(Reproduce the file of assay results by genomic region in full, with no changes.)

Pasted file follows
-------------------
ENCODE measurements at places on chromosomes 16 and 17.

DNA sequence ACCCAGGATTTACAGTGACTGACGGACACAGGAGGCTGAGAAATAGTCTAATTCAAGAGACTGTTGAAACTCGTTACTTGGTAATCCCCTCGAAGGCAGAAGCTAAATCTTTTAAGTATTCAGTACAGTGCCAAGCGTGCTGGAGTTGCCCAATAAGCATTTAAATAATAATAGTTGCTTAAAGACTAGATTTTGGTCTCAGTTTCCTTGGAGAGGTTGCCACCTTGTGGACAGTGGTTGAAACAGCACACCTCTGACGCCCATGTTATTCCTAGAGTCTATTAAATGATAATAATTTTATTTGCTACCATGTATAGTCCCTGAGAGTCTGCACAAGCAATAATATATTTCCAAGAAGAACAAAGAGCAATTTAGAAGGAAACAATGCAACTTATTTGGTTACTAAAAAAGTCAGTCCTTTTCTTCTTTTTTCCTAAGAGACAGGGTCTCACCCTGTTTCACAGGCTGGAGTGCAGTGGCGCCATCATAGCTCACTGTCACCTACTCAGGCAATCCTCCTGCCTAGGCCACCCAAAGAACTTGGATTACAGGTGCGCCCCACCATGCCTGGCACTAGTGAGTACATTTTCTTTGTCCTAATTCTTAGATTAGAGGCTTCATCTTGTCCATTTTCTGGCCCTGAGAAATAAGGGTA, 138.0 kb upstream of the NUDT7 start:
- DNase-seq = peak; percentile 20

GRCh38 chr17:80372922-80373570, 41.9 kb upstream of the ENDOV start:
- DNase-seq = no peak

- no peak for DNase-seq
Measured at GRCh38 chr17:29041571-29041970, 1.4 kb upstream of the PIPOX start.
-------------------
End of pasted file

ENCODE measurements at places on chromosomes 16 and 17.

DNA sequence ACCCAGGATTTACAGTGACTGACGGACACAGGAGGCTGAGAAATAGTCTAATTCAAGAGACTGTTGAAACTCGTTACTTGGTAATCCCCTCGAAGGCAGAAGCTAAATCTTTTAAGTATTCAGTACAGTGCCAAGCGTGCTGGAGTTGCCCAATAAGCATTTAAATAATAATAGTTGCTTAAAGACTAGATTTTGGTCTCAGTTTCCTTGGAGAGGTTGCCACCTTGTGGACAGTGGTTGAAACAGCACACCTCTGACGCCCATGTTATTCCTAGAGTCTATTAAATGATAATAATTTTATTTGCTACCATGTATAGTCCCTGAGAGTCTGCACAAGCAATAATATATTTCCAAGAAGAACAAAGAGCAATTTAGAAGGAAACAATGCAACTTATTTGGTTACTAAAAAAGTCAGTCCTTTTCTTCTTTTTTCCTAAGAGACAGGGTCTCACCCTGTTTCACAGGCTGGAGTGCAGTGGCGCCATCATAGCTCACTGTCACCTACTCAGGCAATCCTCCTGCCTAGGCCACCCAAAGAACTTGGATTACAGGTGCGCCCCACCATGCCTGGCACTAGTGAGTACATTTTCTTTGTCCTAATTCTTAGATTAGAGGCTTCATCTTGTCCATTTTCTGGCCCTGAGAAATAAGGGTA, 138.0 kb upstream of the NUDT7 start:
- DNase-seq = peak; percentile 20

GRCh38 chr17:80372922-80373570, 41.9 kb upstream of the ENDOV start:
- DNase-seq = no peak

- no peak for DNase-seq
Measured at GRCh38 chr17:29041571-29041970, 1.4 kb upstream of the PIPOX start.